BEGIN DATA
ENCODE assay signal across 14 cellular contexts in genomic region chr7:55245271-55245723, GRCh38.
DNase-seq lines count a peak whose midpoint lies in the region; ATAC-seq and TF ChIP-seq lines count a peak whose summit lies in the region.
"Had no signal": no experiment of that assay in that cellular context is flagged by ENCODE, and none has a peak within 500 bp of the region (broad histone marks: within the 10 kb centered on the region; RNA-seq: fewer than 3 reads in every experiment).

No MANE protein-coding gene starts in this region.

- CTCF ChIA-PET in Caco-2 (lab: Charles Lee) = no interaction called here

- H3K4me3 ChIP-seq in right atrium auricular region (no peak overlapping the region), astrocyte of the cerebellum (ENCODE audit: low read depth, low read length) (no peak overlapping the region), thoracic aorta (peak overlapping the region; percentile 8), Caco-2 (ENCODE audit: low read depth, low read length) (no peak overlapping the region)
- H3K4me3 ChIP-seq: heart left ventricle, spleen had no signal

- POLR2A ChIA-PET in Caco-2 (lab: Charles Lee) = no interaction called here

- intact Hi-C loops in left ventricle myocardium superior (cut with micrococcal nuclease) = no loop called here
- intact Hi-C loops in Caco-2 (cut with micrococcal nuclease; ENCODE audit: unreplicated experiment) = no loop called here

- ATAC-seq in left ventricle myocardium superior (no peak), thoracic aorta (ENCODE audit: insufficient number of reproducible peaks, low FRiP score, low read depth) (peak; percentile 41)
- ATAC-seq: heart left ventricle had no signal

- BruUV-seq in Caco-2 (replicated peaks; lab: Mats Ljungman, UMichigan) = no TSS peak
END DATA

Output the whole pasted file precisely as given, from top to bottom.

ENCODE assay signal across 14 cellular contexts in genomic region chr7:55245271-55245723, GRCh38.
DNase-seq lines count a peak whose midpoint lies in the region; ATAC-seq and TF ChIP-seq lines count a peak whose summit lies in the region.
"Had no signal": no experiment of that assay in that cellular context is flagged by ENCODE, and none has a peak within 500 bp of the region (broad histone marks: within the 10 kb centered on the region; RNA-seq: fewer than 3 reads in every experiment).

No MANE protein-coding gene starts in this region.

- CTCF ChIA-PET in Caco-2 (lab: Charles Lee) = no interaction called here

- H3K4me3 ChIP-seq in right atrium auricular region (no peak overlapping the region), astrocyte of the cerebellum (ENCODE audit: low read depth, low read length) (no peak overlapping the region), thoracic aorta (peak overlapping the region; percentile 8), Caco-2 (ENCODE audit: low read depth, low read length) (no peak overlapping the region)
- H3K4me3 ChIP-seq: heart left ventricle, spleen had no signal

- POLR2A ChIA-PET in Caco-2 (lab: Charles Lee) = no interaction called here

- intact Hi-C loops in left ventricle myocardium superior (cut with micrococcal nuclease) = no loop called here
- intact Hi-C loops in Caco-2 (cut with micrococcal nuclease; ENCODE audit: unreplicated experiment) = no loop called here

- ATAC-seq in left ventricle myocardium superior (no peak), thoracic aorta (ENCODE audit: insufficient number of reproducible peaks, low FRiP score, low read depth) (peak; percentile 41)
- ATAC-seq: heart left ventricle had no signal

- BruUV-seq in Caco-2 (replicated peaks; lab: Mats Ljungman, UMichigan) = no TSS peak